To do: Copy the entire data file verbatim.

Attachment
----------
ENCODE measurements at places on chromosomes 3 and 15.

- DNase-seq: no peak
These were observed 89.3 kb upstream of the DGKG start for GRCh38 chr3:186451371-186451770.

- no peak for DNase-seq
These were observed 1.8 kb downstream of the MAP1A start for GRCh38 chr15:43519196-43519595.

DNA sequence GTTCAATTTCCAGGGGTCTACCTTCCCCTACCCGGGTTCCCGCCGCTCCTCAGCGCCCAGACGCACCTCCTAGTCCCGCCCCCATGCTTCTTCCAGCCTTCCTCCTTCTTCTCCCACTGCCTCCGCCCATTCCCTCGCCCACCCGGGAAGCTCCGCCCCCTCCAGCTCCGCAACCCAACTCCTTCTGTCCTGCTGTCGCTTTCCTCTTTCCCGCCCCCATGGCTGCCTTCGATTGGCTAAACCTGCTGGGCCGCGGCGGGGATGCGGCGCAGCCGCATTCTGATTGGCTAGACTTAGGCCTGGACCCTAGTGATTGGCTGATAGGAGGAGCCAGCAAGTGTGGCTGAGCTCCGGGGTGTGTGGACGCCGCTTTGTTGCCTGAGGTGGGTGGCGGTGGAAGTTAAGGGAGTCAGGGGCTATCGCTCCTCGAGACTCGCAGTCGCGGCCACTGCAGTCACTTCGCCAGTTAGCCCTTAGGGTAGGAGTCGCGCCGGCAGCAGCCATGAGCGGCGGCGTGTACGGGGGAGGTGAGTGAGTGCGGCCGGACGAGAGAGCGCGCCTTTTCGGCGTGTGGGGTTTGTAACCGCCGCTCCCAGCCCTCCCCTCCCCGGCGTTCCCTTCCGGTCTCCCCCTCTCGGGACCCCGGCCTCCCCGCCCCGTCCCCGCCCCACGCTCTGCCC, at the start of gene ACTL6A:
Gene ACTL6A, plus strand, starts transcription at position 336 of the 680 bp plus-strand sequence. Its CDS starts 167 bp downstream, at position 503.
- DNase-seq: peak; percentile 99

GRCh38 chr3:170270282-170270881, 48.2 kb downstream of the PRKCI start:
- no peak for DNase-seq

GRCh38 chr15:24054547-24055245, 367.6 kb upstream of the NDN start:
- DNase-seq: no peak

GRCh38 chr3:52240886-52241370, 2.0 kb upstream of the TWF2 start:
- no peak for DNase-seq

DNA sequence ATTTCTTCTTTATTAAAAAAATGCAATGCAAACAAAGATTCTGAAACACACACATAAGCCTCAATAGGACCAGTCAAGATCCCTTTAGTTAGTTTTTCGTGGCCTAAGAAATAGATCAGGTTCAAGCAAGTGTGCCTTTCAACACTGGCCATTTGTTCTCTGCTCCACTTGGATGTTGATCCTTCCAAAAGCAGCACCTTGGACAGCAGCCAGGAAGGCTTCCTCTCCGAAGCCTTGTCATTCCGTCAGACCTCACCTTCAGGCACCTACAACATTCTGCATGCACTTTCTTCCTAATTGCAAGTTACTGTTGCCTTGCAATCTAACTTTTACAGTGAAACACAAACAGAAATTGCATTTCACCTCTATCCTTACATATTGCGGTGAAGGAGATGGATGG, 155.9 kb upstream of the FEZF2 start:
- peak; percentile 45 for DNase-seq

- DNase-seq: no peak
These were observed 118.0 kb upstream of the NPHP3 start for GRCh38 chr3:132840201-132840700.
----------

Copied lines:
ENCODE measurements at places on chromosomes 3 and 15.

- DNase-seq: no peak
These were observed 89.3 kb upstream of the DGKG start for GRCh38 chr3:186451371-186451770.

- no peak for DNase-seq
These were observed 1.8 kb downstream of the MAP1A start for GRCh38 chr15:43519196-43519595.

DNA sequence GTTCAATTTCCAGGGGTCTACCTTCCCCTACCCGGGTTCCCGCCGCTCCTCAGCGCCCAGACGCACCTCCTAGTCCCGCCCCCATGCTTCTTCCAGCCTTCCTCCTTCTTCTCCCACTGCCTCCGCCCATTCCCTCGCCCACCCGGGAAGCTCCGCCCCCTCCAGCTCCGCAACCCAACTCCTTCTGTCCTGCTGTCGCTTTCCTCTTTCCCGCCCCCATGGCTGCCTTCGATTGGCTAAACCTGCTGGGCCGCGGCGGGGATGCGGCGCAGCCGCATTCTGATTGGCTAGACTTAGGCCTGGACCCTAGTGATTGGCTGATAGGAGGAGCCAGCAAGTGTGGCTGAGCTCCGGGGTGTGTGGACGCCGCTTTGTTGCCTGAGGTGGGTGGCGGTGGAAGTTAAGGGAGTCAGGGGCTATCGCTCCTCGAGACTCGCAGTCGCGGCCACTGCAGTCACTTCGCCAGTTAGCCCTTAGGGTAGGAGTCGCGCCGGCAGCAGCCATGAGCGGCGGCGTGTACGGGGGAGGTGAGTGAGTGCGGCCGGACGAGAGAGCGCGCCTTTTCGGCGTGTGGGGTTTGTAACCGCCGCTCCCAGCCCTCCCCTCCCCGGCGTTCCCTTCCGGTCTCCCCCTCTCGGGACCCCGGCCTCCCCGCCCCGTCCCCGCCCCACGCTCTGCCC, at the start of gene ACTL6A:
Gene ACTL6A, plus strand, starts transcription at position 336 of the 680 bp plus-strand sequence. Its CDS starts 167 bp downstream, at position 503.
- DNase-seq: peak; percentile 99

GRCh38 chr3:170270282-170270881, 48.2 kb downstream of the PRKCI start:
- no peak for DNase-seq

GRCh38 chr15:24054547-24055245, 367.6 kb upstream of the NDN start:
- DNase-seq: no peak

GRCh38 chr3:52240886-52241370, 2.0 kb upstream of the TWF2 start:
- no peak for DNase-seq

DNA sequence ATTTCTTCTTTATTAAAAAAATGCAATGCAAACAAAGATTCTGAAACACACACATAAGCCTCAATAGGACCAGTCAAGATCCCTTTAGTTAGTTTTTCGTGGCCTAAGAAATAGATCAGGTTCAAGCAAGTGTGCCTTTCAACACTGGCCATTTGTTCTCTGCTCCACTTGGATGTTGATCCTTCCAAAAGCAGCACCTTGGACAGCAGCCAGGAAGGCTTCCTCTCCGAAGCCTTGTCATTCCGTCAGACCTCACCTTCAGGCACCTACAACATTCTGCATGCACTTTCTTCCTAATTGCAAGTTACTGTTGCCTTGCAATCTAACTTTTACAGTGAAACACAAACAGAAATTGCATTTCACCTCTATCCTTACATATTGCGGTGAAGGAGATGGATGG, 155.9 kb upstream of the FEZF2 start:
- peak; percentile 45 for DNase-seq

- DNase-seq: no peak
These were observed 118.0 kb upstream of the NPHP3 start for GRCh38 chr3:132840201-132840700.